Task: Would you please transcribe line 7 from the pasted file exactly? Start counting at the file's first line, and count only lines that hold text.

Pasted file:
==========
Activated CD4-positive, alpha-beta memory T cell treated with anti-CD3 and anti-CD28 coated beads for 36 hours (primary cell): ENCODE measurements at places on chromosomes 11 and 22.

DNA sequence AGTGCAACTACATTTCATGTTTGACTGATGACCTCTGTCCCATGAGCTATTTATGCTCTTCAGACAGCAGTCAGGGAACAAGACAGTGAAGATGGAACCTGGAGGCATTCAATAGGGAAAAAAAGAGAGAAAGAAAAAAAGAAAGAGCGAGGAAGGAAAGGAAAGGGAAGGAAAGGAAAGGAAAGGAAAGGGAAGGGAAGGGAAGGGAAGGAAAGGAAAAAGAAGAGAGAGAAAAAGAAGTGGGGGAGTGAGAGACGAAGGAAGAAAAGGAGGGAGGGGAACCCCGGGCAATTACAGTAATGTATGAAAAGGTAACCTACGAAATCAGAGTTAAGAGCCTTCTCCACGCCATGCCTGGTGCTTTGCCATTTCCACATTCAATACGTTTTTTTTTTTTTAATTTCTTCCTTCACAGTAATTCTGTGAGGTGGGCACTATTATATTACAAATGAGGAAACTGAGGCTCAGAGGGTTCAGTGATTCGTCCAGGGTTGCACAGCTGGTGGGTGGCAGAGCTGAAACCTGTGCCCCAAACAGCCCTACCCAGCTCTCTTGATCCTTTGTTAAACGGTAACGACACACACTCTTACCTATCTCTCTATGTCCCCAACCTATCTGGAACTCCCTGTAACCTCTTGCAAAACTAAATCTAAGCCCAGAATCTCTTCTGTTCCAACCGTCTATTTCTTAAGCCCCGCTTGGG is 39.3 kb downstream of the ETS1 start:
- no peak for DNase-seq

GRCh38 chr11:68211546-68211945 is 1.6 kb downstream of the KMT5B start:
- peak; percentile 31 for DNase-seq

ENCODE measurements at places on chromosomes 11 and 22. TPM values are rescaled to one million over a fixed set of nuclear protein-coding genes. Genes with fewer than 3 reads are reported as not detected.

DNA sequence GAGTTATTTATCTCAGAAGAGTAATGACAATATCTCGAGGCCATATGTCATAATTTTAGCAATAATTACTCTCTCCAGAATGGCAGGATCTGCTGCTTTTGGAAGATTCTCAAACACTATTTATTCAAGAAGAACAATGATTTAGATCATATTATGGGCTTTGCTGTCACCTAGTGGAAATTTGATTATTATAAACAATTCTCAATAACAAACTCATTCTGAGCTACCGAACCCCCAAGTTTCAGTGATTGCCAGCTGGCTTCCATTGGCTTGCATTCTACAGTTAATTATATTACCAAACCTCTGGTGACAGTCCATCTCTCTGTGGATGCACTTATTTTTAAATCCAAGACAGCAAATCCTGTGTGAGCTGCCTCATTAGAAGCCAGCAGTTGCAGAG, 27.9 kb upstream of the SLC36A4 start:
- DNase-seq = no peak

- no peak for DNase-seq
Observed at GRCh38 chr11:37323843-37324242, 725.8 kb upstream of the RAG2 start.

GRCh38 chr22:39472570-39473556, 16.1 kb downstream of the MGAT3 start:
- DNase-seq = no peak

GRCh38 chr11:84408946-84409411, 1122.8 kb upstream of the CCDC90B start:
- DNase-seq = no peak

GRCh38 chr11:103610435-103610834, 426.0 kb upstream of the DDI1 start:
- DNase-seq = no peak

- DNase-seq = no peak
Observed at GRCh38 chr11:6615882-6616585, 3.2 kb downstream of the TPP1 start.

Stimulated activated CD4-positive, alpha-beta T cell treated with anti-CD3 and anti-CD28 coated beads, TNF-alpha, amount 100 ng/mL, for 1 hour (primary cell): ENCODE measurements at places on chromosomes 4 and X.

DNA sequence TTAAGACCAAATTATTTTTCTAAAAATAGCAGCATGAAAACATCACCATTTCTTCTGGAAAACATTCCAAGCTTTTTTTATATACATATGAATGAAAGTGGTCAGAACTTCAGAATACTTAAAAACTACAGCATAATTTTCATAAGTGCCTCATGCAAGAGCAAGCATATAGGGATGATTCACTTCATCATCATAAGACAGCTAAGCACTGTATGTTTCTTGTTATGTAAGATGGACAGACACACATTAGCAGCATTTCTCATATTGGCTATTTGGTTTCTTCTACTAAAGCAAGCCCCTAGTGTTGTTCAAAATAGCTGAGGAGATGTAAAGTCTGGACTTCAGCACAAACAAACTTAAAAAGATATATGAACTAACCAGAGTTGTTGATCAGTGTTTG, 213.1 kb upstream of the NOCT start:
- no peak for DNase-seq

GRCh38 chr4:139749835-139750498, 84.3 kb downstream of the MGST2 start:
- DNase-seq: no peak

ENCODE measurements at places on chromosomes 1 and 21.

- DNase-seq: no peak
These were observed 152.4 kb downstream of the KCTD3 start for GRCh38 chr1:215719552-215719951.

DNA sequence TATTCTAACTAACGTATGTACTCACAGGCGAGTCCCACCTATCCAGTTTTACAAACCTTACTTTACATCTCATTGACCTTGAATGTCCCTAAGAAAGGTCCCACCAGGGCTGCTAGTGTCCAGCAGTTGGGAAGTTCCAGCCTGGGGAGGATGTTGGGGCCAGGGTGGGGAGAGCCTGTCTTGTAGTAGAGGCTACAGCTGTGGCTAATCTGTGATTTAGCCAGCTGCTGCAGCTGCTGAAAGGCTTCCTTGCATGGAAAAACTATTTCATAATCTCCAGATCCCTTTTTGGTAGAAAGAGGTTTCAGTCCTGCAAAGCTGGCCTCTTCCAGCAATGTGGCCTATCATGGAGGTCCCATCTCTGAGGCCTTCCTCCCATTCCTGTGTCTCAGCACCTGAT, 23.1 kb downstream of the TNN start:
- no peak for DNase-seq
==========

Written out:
DNA sequence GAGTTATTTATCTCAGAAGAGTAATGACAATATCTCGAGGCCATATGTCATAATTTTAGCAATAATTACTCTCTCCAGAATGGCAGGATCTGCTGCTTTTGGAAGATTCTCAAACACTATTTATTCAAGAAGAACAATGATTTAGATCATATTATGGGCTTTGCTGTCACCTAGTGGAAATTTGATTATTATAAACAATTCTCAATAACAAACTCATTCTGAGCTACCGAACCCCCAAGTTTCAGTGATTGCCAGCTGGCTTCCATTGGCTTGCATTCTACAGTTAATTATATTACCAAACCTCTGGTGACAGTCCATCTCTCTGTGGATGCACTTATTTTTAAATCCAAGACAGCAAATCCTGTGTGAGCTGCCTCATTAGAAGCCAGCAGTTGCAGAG, 27.9 kb upstream of the SLC36A4 start: